The development of a dynamic Baroque architecture soon occurred in other places throughout Italy. At roughly the same time that Bernini and Borromini began their careers in Rome, several figures—working primarily in Venice and Milan—began employing design techniques similar to those taking shape in Rome. At Milan, Francesco Maria Ricchino (1583–1658) experimented with combinations of rectangles and octagons within the Church of San Giuseppe. Designed in the early seventeenth century, the structure broke away from reigning conventions to include a central-style interior composed of two octagons. The resulting structure bore great resemblance to the curving, undulating lines that Borromini developed at roughly the same time in Rome. Ricchino, once dubbed "the most imaginative" of seventeenth-century Baroque architects, inspired a native school of Baroque architecture in Milan that developed roughly contemporaneous with the more familiar and famous Roman style. Slightly later in Venice, the designer Baldassare Longhena (1598–1658) made similar experiments with the Baroque style in the Church of Santa Maria delle Salute, a structure prominently placed at the end of the city's Grand Canal. Begun in 1631, the church was intended to commemorate the cessation of a recent outbreak of the plague in the city. The building was constructed in the central style, that is, it radiated outward as an octagon from a single point at its center, a form of construction generally disfavored by ecclesiastical leaders at the time. Inside, the interior was fairly typical of churches built at the time, yet on its exterior Longhena massed 125 decorative sculptures, rounded volutes, or scroll-shaped decorations, that served as buttresses, and other ornamental elements so that the entire structure took on the effect of a gigantic sculptural confection. It remains one of the most fanciful churches on the Venetian scene to this day, providing the city with one of its most unforgettable and dramatic views, and one that is strategically placed in an important crossroads at the city's center. It is, in other words, an effective, grand note of drama and whimsy at Venice's core.


introduction: The imaginative spaces and shapes of Italian Baroque architecture did not please everyone. Writing in 1672, the Roman art historian Giovanni Pietro Bellori attacked the newfangled ideas of seventeenth-century architects, ideas that deformed the noble artistic synthesis accomplished by the ancients and recreated by High Renaissance masters. Bellori dedicated his work to Louis XIV's chief minister Colbert, who actively supported classicism in that country by encouraging the king to found the Royal Academy in 1671.

As for architecture, we say that the architect ought to conceive a noble Idea and to establish an understanding that may serve him as law and reason; since his inventions will consist of order, arrangement, measure, and eurythmy of whole and parts. But in respect to the decoration and ornaments of the orders, he may be certain to find the Idea established and based on the examples of the ancients, who as a result of long study established this art, the Greeks gave it its scope and best proportions, which are confirmed by the most learned centuries and by the consensus of a succession of learned men, and which became the laws of an admirable Idea and a final beauty. This beauty, being one only in each species, cannot be altered without being destroyed. Hence those who with novelty transform it, regrettably deform it; for ugliness stands close to beauty, as the vices touch the virtues. Such an evil we observe unfortunately at the fall of the Roman Empire, with which all the good Arts decayed, and architecture more than any other; the barbarous builders disdained the models and the Ideas of the Greeks and Romans and the most beautiful monuments of antiquity, and for many centuries frantically erected so many and such various fantastic phantasies of orders that they rendered it monstrous with the ugliest disorder. Bramante, Raphael, Baldassare [Peruzzi], Giulio Romano, and finally Michelangelo labored to restore it from its heroic ruins to its former Idea and look, by selecting the most elegant forms of the antique edifices.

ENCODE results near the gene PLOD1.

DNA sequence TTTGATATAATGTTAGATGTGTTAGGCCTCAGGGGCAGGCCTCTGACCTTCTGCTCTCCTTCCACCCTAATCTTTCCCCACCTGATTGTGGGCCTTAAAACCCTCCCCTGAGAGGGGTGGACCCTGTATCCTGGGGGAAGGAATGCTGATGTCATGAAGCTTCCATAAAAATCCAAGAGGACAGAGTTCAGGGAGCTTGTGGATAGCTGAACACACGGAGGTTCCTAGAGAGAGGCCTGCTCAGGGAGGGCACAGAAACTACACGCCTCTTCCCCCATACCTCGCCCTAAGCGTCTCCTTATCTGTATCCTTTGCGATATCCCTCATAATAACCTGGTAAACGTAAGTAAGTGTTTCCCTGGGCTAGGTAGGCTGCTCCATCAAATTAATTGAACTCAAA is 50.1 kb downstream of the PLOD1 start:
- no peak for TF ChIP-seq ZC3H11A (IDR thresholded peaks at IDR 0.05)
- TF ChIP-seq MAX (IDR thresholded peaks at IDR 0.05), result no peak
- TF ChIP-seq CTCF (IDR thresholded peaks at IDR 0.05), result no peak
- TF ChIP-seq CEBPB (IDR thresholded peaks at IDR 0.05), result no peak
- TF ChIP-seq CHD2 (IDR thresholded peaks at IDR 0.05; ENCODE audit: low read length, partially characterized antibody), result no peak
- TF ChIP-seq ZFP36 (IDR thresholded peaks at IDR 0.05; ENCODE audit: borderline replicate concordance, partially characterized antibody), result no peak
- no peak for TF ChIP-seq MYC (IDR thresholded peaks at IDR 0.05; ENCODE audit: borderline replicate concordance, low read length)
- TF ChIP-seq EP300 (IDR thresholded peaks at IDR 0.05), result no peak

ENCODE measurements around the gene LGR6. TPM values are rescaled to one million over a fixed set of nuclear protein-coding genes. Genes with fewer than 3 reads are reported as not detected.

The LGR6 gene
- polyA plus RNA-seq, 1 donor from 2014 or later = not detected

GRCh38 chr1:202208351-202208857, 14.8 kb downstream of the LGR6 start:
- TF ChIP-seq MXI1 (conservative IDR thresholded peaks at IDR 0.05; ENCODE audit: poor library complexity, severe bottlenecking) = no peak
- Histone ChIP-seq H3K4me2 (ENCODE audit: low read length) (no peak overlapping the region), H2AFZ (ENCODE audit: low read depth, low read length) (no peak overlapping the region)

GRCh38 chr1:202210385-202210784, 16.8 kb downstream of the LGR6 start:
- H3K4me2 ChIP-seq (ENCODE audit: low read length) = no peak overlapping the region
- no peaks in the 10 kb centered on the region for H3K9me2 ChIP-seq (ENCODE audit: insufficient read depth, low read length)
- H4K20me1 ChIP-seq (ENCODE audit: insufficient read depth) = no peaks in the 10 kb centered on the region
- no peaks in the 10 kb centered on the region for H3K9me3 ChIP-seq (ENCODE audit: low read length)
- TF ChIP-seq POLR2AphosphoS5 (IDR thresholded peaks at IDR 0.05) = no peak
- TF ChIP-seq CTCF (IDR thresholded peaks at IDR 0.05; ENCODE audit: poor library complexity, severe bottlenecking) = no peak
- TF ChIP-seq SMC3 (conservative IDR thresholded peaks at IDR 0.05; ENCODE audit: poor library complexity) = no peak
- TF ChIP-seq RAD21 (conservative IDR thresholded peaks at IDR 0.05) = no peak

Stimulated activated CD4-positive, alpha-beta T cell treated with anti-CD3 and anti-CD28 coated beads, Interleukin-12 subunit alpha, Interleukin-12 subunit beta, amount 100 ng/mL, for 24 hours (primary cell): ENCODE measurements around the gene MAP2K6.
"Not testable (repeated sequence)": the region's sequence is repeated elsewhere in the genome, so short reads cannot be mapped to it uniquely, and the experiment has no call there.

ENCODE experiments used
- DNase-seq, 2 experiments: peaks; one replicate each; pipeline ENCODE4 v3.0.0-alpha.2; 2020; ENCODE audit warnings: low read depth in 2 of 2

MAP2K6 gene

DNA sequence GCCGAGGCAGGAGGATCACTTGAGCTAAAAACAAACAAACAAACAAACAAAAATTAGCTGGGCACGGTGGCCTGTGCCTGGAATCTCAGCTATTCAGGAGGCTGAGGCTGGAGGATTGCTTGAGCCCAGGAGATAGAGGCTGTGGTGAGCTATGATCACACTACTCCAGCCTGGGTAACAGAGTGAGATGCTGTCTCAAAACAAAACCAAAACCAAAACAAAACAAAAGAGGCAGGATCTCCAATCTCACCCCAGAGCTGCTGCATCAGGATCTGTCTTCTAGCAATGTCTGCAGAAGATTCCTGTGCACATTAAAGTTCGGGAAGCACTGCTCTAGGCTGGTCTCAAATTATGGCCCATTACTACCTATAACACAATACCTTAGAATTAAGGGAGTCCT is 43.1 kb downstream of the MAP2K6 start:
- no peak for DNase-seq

But today instead of receiving thanks these very wise men like the ancients are ungratefully vilified, almost as if, without genius and without inventions, they had copied one from the other. On the other hand, everyone gets in his head, all by himself, a new Idea and travesty of architecture in his own mode, and displays it in public squares and upon the façades: they certainly are men void of any knowledge that belongs to the architect, whose name they assume in vain. So much so that they madly deform buildings and even towns and monuments with angles, breaks and distortions of lines; they tear apart bases, capitals, and columns by the introduction of bric-a-brac of stucco, scraps, and disproportions; and this while Vitruvius condemns similar novelties and puts before us the best examples.